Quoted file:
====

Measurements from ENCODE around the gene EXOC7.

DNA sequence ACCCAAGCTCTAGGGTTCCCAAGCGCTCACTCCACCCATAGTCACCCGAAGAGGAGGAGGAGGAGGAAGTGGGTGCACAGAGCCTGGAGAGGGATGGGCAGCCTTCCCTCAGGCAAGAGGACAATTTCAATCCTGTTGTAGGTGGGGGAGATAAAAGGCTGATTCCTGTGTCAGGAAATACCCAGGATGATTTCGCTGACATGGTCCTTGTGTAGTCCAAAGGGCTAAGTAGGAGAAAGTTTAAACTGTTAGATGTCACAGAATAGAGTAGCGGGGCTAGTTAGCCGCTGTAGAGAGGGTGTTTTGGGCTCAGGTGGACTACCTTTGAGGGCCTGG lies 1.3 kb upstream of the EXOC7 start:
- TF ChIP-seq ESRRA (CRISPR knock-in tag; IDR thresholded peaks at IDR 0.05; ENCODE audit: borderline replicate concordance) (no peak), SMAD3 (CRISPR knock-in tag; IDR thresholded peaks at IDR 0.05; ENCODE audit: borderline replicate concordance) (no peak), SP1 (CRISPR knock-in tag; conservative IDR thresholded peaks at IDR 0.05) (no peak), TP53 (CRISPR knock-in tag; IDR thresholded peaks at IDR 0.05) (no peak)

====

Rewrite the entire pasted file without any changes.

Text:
Measurements from ENCODE around the gene EXOC7.

DNA sequence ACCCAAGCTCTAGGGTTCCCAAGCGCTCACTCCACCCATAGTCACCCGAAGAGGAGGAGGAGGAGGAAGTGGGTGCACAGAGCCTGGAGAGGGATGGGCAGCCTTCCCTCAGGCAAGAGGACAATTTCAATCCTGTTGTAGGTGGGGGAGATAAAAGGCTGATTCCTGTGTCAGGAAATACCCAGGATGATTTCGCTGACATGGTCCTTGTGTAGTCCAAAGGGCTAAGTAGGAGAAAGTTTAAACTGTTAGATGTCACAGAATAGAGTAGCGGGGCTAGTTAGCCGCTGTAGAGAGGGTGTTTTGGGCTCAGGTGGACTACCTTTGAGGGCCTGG lies 1.3 kb upstream of the EXOC7 start:
- TF ChIP-seq ESRRA (CRISPR knock-in tag; IDR thresholded peaks at IDR 0.05; ENCODE audit: borderline replicate concordance) (no peak), SMAD3 (CRISPR knock-in tag; IDR thresholded peaks at IDR 0.05; ENCODE audit: borderline replicate concordance) (no peak), SP1 (CRISPR knock-in tag; conservative IDR thresholded peaks at IDR 0.05) (no peak), TP53 (CRISPR knock-in tag; IDR thresholded peaks at IDR 0.05) (no peak)